Is Chiron an Asteroid, a Comet, or a Trapped Kuiper Belt Object?

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Discovery

Charles Kowal didn’t go out looking to rock the astronomical world but that is what he did when Chiron was found. While at Palomer in 1977, he looked closer at photographic plates of his from October 18 and 19th and saw an 18th magnitude object tentatively titled 1977 UB which was designated a minor planet at the time. This was because it was shown to have less than 3 seconds of total travel between plates and therefore wasn’t a faraway object. After some more observations with the 122-cm Schmidt telescope that Palomar processed and looking at plates of the past, it was given the official designation of 2060 Chiron, an asteroid. But time would show unusual characteristics that demanded Chiron to be reclassified (Stern 28, Kowal 245).

Centaur?
Centaur? | Source

The Battle: Asteroid vs. Comet

For starters, Chiron has a 51 year orbit that places it between Saturn and Uranus, well far from the Asteroid Belt. Though this was odd, some have been found in populations outside that region. But Chiron (a 6th absolute magnitude object) is also very bright, reflecting about 10% of the light that hits it. That, folks, is squarely with predictions of a comet and not an asteroid. After much measurements of this brightness, Chiron was found to be a little over 200 kilometers which is way larger than the typical 3-10 kilometers for a comet. At this juncture, Chiron was considered too small to be a planet, too bright to be an asteroid, and too big to be a comet. So a new possibility was raised: maybe it came from the Kuiper Belt (Stern 28, Koval 248-9).

At the time, the Kuiper Belt was a hypothetical region of the solar system beyond Neptune that had many icy remnants from the early days of the solar system. It was first hypothesized by Gerald Kuiper in 1951 when he noticed how the solar system suddenly stops at about 30 AU. He figured that is a ring of objects were past Neptune, they would pull objects towards it and cause the tapering off witnessed. No hard evidence for its existence had been found at the time of Chiron’s discovery, so scientists knew if Chiron was indeed from there then it would be a chance to learn what to look for and gain a better insight into our solar system’s history (Stern 31).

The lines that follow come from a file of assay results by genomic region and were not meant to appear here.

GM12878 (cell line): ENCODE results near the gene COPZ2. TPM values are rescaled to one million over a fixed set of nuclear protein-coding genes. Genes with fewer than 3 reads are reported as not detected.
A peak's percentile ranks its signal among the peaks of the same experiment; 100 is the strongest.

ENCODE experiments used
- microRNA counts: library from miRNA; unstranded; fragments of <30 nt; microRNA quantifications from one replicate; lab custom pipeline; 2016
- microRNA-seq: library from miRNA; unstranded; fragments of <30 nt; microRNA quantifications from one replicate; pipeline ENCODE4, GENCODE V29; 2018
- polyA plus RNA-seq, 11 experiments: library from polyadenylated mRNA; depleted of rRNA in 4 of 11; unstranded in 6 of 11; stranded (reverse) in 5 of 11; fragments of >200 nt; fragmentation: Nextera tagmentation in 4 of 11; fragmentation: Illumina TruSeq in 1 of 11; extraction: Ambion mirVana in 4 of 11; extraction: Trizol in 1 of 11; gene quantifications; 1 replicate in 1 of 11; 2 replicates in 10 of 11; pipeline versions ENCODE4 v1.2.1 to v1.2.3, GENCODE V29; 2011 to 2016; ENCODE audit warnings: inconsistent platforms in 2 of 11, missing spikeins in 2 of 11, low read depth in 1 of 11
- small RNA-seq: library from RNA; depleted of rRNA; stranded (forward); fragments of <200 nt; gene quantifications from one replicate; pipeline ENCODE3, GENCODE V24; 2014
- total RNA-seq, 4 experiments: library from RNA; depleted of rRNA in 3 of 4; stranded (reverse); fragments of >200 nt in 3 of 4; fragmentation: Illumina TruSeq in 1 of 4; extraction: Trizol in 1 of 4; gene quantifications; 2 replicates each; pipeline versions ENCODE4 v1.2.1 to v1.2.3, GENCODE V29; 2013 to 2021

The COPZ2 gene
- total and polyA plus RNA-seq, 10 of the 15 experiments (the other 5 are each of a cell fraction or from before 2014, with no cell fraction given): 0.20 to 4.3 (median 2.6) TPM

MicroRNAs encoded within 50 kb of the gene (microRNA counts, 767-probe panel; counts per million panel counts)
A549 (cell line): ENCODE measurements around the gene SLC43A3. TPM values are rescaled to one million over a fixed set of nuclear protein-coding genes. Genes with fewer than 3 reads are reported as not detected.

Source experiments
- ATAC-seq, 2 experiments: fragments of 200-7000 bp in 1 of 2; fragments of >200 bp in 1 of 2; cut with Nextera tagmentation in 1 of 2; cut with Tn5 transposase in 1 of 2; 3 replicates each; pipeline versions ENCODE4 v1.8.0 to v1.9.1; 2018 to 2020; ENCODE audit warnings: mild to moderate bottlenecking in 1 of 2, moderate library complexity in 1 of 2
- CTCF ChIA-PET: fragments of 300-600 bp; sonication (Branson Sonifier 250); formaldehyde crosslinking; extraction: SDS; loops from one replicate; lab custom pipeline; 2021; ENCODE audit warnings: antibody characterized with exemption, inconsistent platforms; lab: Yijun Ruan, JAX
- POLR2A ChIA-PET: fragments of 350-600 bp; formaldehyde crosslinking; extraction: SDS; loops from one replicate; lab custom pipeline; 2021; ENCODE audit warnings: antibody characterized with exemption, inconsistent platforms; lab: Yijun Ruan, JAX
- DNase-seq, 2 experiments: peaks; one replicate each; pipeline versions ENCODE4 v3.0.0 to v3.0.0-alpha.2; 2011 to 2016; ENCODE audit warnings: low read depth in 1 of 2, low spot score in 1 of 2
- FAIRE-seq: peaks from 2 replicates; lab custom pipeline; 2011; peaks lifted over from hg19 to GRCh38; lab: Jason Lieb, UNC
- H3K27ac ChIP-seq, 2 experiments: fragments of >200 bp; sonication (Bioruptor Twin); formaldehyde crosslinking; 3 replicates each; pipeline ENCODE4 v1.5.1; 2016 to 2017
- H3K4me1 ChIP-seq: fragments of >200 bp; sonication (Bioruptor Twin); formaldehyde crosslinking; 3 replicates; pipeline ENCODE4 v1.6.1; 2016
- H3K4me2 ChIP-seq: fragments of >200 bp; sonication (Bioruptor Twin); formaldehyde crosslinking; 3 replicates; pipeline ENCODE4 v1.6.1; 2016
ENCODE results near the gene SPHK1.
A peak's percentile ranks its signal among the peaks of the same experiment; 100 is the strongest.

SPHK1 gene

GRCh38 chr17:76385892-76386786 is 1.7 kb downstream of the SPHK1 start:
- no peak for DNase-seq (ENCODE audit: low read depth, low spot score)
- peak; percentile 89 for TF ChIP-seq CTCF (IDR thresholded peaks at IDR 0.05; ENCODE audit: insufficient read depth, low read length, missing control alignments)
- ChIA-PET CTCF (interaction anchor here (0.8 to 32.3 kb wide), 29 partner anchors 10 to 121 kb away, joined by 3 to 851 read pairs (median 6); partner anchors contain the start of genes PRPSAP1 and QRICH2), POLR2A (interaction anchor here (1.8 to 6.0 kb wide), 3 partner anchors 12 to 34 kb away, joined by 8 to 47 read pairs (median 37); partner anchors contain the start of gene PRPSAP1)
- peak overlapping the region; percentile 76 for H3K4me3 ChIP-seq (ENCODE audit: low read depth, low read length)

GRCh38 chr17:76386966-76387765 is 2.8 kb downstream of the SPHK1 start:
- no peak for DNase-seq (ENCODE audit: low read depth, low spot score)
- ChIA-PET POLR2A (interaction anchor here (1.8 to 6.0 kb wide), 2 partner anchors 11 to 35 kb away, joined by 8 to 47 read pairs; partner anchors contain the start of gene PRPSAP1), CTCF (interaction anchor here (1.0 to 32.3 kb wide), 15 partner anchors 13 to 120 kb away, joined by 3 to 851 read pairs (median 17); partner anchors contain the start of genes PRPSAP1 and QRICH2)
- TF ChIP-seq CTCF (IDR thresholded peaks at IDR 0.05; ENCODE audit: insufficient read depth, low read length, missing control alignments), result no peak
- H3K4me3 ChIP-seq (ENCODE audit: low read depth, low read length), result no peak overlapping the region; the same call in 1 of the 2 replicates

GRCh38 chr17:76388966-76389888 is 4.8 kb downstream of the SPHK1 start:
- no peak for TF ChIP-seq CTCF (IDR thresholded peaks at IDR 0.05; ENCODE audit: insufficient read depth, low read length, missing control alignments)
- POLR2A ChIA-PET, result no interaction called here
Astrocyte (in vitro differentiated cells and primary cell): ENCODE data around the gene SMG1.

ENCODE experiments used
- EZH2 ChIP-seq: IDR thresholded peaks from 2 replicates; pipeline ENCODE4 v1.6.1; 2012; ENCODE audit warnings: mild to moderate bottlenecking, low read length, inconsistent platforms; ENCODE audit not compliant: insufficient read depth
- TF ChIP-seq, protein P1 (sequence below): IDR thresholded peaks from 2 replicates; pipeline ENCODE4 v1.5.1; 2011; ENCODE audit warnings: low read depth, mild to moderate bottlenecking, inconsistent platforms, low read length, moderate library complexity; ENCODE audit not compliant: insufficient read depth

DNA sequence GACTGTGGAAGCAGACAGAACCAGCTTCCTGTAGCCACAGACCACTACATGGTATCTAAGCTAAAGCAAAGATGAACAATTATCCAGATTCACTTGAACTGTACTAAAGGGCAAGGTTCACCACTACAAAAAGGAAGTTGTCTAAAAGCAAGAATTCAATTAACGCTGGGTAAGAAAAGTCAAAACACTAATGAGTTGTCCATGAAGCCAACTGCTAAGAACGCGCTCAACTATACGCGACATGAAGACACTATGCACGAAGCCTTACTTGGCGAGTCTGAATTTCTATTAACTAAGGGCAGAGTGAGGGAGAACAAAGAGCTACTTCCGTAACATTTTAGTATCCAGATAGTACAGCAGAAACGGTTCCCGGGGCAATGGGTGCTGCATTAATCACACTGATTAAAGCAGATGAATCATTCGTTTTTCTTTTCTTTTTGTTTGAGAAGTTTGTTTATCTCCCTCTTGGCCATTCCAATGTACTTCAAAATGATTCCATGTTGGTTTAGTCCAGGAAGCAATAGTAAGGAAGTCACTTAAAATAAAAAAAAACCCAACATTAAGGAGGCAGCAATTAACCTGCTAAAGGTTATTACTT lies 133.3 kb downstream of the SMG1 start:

Comet?
Comet? | Source

But more evidence was needed to be considered. For one, Chiron’s orbit seemed to be unstable, with a possible 1:2 or 3:5 resonance with Saturn, implying it was a recent entry and more than likely in a short-lived orbit. This could be because of gravitational tugs from the gas giants or a possible collision with another minor planet. Chiron also completes one rotation in 5.92 hours. And the high-brightness levels mentioned earlier changes over the years. In 1970 the magnitude was 5.5-5, and it increased to a min between 7-6.5 in 1985 before beginning to grow in the 1990’s as perihelion approached. But a random fluctuation in brightness in 1988 by Dave Tholen (University of Hawaii) with Bill Hartmann, Karen Meech, and Dale Cruikshank, saw Chiron increase its brightness by nearly double. Was it a coma? An impact? A geyser? Chiron was keeping us guessing! (Stern 28-9, Koval 249)

Enter Alan Stern, everyone’s favorite planetary scientists who helped spearhead New Horizons aka the first mission to Pluto. He began his look into Chiron in 1988 by looking into the coma theory. He did this by developing a computer program which would look at temperature rates as well as any sublimation that may happen. If what had been seen was a coma, then it was too far away to be made of water ice (the most common material of a coma). It could be possible that carbon monoxide, carbon dioxide, methane, or nitrogen could sublimate at that distance (Stern 29).

Kuiper Belt Object?

But some quick thinking led to a problem. It was realized that based on the proximity Chiron has to the Sun at perihelion, anything worth sublimating should have done it a long time ago. This adds evidence to the theory of the object being a recent acquisition from perhaps elsewhere in the solar system. But just as it seemed as though Chiron was without a coma, one was spotted in 1989 by Karen Neech and Mike Belton, both from National Optical Astronomy Observatories. It was a mix of ice and dust with a diameter of 320,000 kilometers! A follow-up observation in 1990 by Bobby Bus and Ted Bowell of Lowell Observatory found that cyanogen gas was present in the coma. It was present on low amounts but was very visible because of its fluorescent nature (Ibid).